August 5, 2021

40 years of the pill that allowed women to live freely their sexuality

40 years of the pill that allowed women to live freely their sexuality

It was at the beginning of October 40 years ago that Spain took the step of legalizing the contraceptive use of the pill, which allowed women to freely exercise their sexuality and separate it from reproduction, even though it was "demonized" from different sectors and still Today continues to arouse some misgivings.

The modification, in October 1978, of article 416 of the Penal Code, which prohibited the prescription, sale and publicity of any contraceptive method represented a "very important step in the liberation of society's sexuality", according to Efe experts. contraception and gynecology.

1978 was a "tremendous year of great changes in the democratic process of Spain" due to the number of events that occurred, among which the legalization of the pill "was not a minor" because it allowed for "effective and legally recognized separation" the right to the pleasure of reproduction.

This is recalled by the spokesman of the Spanish Society of Contraception (SEC), Modesto Rey Novoa, who, however, explains that in that year, some eight million women already took the pill, which was prescribed under the argument of different ailments gynecological

"It was the way to access it through this subterfuge, in which case it was prescribed as a treatment for an ailment because it was a first level therapeutic weapon to deal with menstrual disorders such as menstrual pain or the amount of bleeding," Rey Novoa emphasizes.

Under this excuse, women "greatly increased their menstrual disorders in this period," jokes the SEC spokesman.

Also the gynecologist of the Endometriosis Unit of the University Hospital of La Paz (Madrid), Ana López, considers that the legalization of "this reliable and safe method" allowed "to freely exercise sexuality separately from reproduction", thereby "Motherhood became a decision" and not something that "comes in the life of a woman".

The legalization of the use of hormonal contraceptives in Spain was not without controversy and from various political and ideological sectors "led by the Church", the pill was, in the opinion of Rey Novoa, "tremendously demonized."

"But even from the field of science and medicine, deeply biased, sex hormones have been tremendously demonized by side effects," the SEC spokesman abounds, noting that no medication is risk-free but the benefits of pill are "incontestable".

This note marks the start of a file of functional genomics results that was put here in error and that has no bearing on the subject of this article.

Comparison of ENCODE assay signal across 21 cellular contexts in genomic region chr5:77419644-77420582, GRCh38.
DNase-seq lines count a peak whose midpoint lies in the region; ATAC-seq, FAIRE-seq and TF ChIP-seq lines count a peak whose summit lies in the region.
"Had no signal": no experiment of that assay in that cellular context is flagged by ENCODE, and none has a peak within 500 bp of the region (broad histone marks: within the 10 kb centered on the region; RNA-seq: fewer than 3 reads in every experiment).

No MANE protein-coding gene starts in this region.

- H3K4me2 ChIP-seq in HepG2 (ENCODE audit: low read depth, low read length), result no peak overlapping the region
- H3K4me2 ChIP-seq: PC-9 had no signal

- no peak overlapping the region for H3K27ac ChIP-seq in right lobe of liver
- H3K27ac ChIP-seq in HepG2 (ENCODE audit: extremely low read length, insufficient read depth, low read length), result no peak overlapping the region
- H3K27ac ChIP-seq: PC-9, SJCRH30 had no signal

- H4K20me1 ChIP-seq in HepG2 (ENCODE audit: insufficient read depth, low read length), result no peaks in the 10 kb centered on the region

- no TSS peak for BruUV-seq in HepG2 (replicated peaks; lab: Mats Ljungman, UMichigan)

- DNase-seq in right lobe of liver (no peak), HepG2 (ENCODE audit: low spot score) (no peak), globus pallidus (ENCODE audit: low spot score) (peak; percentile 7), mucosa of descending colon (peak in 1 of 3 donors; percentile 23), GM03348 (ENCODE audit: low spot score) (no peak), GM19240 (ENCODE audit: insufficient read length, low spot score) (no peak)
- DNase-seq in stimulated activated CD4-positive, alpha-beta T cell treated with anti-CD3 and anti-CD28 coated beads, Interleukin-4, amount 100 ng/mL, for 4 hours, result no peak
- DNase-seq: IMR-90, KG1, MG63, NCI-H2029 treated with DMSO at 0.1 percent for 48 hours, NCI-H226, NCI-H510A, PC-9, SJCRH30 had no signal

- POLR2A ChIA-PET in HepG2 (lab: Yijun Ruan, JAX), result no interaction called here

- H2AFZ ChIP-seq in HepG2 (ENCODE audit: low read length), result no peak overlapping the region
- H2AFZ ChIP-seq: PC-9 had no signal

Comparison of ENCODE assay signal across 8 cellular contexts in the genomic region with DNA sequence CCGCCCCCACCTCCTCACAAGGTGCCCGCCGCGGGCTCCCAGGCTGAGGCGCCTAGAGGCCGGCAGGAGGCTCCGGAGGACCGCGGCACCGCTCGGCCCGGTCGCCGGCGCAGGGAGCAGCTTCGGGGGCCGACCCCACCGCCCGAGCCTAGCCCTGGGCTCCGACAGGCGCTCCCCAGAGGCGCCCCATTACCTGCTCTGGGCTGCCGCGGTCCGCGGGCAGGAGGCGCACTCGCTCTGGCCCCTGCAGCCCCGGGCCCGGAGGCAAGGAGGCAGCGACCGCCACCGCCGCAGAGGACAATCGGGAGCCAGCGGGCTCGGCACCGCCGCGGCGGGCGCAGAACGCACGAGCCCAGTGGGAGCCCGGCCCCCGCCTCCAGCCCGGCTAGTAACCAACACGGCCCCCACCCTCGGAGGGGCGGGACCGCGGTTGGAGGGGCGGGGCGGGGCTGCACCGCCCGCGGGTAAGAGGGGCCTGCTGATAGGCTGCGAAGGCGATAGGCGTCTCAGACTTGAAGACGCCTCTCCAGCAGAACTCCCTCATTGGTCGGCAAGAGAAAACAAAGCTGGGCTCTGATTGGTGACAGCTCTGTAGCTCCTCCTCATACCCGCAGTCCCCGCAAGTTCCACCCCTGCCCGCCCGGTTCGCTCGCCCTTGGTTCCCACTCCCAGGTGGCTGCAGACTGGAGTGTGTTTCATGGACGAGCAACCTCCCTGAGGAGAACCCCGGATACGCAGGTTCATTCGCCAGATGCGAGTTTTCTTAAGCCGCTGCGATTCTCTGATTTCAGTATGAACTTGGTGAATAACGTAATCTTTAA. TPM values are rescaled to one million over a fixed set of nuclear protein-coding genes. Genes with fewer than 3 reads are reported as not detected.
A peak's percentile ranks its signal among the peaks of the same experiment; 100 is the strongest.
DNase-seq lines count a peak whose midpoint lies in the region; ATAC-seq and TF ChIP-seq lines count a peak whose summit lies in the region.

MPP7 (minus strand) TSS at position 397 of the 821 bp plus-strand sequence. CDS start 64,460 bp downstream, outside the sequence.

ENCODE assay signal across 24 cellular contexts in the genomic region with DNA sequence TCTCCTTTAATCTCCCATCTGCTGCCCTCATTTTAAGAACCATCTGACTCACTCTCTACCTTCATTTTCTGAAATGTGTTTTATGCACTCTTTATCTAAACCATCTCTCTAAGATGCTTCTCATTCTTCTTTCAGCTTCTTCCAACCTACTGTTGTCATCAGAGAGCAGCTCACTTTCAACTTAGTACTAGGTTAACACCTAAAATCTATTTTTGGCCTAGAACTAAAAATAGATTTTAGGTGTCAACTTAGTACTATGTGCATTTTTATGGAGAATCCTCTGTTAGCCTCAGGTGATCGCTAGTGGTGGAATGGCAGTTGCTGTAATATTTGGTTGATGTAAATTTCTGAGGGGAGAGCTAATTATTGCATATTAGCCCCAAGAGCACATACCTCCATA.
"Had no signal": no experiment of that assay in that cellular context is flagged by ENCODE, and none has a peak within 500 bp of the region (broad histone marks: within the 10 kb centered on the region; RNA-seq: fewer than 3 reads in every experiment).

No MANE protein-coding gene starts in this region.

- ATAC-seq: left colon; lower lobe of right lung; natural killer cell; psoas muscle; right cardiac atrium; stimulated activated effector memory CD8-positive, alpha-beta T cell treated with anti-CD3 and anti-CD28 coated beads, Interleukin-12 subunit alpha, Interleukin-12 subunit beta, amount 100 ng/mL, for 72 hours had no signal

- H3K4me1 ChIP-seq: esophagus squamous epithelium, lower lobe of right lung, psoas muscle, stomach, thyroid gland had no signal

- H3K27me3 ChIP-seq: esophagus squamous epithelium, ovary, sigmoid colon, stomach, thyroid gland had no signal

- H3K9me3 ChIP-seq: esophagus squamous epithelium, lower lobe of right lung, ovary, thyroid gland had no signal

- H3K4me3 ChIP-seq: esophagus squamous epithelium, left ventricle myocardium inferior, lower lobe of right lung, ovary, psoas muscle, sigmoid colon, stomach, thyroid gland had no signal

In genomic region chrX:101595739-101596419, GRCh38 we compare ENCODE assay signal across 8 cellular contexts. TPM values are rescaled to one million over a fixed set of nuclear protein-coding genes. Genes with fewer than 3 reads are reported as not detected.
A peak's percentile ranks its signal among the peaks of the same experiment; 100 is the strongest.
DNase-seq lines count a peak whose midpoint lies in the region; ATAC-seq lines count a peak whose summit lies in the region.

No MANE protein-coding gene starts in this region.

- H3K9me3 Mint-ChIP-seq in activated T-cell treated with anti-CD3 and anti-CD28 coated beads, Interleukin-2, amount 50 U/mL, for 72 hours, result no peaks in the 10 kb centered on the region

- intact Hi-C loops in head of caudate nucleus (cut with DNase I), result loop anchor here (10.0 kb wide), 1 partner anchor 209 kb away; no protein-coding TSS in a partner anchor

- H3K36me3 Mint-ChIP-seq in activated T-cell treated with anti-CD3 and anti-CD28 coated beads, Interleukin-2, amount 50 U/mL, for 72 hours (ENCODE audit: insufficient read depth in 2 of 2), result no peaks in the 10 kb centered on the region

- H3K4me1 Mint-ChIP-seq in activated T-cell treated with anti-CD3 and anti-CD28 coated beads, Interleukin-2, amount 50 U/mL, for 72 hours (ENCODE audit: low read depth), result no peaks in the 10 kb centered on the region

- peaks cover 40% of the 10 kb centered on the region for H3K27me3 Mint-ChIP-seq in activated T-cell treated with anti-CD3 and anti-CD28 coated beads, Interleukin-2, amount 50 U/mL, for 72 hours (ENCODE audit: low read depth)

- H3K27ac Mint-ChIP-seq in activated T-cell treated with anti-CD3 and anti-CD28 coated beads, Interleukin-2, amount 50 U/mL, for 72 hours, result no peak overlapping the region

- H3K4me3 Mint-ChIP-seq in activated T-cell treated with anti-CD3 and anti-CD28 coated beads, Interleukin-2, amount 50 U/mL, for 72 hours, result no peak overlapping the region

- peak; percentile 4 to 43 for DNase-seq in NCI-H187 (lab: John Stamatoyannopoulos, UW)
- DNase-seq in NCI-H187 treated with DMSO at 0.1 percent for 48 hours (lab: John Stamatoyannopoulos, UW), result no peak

The gynecologist in La Paz regrets that there are many "false beliefs" about hormonal contraceptives, as they are "very strong", with serious side effects, that generate sterility, that get fat or that are carcinogenic since the side effects have been minimized.

In fact, the first pills contained up to 10 times more estrogen (150 micrograms) than some of those available today (15 micrograms), which was associated with an increased risk of venous thrombosis.

"By the time the contraceptive pill arrived in Spain, the dose of estrogen had dropped to 50 micrograms," explains López.

In addition, the other component of the pill, the gestagen, contributed to the side effects of the drug but the emergence of new progestins has caused them to be reduced, making the hormonal contraceptive "a safer and more comfortable tool".

Rey Novoa admits that the risks "have not been brought to zero" but if a correct contraceptive advice is made, valuing the individual risk factors that a woman may have, they have "minimized a lot".

The "confrontation of ideas" around the contraceptive pill ended up paying the woman because, according to Rey Novoa, they received information that generated "a lot of confusion and false beliefs", which still persist today.

In fact, in the data of the last National Survey of Contraception, Spanish women prefer condoms as a contraceptive method (30%), ahead of the pill, which is chosen by 17%, a figure well below the countries of our environment.

To improve these data, Rey Novoa, among other things, is committed to "training, education and training" of health professionals, from gynecologists to primary care doctors, nurses and midwives so that women receive real and proper information.


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